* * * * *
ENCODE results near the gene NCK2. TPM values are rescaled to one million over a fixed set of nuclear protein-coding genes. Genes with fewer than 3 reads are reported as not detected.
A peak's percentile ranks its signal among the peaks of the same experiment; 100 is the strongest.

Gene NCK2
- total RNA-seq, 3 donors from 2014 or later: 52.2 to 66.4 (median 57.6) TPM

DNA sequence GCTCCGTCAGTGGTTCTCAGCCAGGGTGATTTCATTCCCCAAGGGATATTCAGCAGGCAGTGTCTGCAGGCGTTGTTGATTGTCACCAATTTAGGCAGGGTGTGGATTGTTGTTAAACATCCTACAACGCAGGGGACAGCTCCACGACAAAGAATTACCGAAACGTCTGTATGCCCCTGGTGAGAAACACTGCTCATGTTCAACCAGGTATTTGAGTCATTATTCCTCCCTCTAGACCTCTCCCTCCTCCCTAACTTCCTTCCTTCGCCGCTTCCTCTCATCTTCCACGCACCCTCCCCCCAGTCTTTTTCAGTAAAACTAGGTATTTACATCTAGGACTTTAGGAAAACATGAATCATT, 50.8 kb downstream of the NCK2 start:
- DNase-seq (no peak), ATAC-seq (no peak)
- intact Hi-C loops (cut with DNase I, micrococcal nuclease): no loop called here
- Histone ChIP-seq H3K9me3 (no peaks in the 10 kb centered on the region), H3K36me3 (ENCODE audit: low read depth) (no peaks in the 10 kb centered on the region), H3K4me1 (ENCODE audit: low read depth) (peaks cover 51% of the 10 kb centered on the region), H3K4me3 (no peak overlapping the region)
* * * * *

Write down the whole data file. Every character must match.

ENCODE results near the gene NCK2. TPM values are rescaled to one million over a fixed set of nuclear protein-coding genes. Genes with fewer than 3 reads are reported as not detected.
A peak's percentile ranks its signal among the peaks of the same experiment; 100 is the strongest.

Gene NCK2
- total RNA-seq, 3 donors from 2014 or later: 52.2 to 66.4 (median 57.6) TPM

DNA sequence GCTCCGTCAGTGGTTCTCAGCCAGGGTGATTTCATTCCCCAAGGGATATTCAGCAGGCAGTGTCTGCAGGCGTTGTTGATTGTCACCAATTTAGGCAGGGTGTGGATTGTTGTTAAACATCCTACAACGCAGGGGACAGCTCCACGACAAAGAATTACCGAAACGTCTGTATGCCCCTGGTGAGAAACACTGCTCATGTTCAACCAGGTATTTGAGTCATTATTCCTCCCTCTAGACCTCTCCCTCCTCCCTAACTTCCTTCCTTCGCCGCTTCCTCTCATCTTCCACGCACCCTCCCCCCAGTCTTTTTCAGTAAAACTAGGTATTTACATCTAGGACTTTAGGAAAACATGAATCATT, 50.8 kb downstream of the NCK2 start:
- DNase-seq (no peak), ATAC-seq (no peak)
- intact Hi-C loops (cut with DNase I, micrococcal nuclease): no loop called here
- Histone ChIP-seq H3K9me3 (no peaks in the 10 kb centered on the region), H3K36me3 (ENCODE audit: low read depth) (no peaks in the 10 kb centered on the region), H3K4me1 (ENCODE audit: low read depth) (peaks cover 51% of the 10 kb centered on the region), H3K4me3 (no peak overlapping the region)